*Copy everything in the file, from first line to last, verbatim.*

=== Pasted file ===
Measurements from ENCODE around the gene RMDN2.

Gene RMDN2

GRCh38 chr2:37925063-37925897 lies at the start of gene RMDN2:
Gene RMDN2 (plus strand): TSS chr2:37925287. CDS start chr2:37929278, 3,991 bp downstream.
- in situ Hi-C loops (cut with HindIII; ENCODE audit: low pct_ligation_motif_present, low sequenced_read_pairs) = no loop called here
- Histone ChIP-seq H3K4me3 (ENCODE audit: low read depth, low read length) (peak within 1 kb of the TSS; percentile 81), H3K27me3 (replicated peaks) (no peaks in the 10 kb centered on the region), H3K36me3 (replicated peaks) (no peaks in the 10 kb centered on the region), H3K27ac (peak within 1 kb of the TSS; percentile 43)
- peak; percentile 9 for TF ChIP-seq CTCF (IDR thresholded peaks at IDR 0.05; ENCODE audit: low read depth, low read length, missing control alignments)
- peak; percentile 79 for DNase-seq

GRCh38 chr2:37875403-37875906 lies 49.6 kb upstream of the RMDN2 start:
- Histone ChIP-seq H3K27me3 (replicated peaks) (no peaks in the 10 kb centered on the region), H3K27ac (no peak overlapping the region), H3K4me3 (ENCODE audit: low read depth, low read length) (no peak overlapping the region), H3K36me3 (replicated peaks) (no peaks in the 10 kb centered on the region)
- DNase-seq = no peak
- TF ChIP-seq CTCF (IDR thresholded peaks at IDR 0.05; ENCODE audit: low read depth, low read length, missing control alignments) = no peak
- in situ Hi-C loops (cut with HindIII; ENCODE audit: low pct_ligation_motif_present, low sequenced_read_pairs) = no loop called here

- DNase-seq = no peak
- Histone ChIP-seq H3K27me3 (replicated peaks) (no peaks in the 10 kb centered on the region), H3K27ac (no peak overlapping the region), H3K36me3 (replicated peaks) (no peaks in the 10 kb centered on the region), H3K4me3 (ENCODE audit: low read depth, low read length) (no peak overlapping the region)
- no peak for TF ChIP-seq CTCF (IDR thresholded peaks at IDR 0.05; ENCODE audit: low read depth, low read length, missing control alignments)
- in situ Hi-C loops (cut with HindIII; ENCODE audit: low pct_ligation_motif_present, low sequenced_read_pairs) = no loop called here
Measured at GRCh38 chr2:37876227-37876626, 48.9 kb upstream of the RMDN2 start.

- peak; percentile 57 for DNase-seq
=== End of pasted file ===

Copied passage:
Measurements from ENCODE around the gene RMDN2.

Gene RMDN2

GRCh38 chr2:37925063-37925897 lies at the start of gene RMDN2:
Gene RMDN2 (plus strand): TSS chr2:37925287. CDS start chr2:37929278, 3,991 bp downstream.
- in situ Hi-C loops (cut with HindIII; ENCODE audit: low pct_ligation_motif_present, low sequenced_read_pairs) = no loop called here
- Histone ChIP-seq H3K4me3 (ENCODE audit: low read depth, low read length) (peak within 1 kb of the TSS; percentile 81), H3K27me3 (replicated peaks) (no peaks in the 10 kb centered on the region), H3K36me3 (replicated peaks) (no peaks in the 10 kb centered on the region), H3K27ac (peak within 1 kb of the TSS; percentile 43)
- peak; percentile 9 for TF ChIP-seq CTCF (IDR thresholded peaks at IDR 0.05; ENCODE audit: low read depth, low read length, missing control alignments)
- peak; percentile 79 for DNase-seq

GRCh38 chr2:37875403-37875906 lies 49.6 kb upstream of the RMDN2 start:
- Histone ChIP-seq H3K27me3 (replicated peaks) (no peaks in the 10 kb centered on the region), H3K27ac (no peak overlapping the region), H3K4me3 (ENCODE audit: low read depth, low read length) (no peak overlapping the region), H3K36me3 (replicated peaks) (no peaks in the 10 kb centered on the region)
- DNase-seq = no peak
- TF ChIP-seq CTCF (IDR thresholded peaks at IDR 0.05; ENCODE audit: low read depth, low read length, missing control alignments) = no peak
- in situ Hi-C loops (cut with HindIII; ENCODE audit: low pct_ligation_motif_present, low sequenced_read_pairs) = no loop called here

- DNase-seq = no peak
- Histone ChIP-seq H3K27me3 (replicated peaks) (no peaks in the 10 kb centered on the region), H3K27ac (no peak overlapping the region), H3K36me3 (replicated peaks) (no peaks in the 10 kb centered on the region), H3K4me3 (ENCODE audit: low read depth, low read length) (no peak overlapping the region)
- no peak for TF ChIP-seq CTCF (IDR thresholded peaks at IDR 0.05; ENCODE audit: low read depth, low read length, missing control alignments)
- in situ Hi-C loops (cut with HindIII; ENCODE audit: low pct_ligation_motif_present, low sequenced_read_pairs) = no loop called here
Measured at GRCh38 chr2:37876227-37876626, 48.9 kb upstream of the RMDN2 start.

- peak; percentile 57 for DNase-seq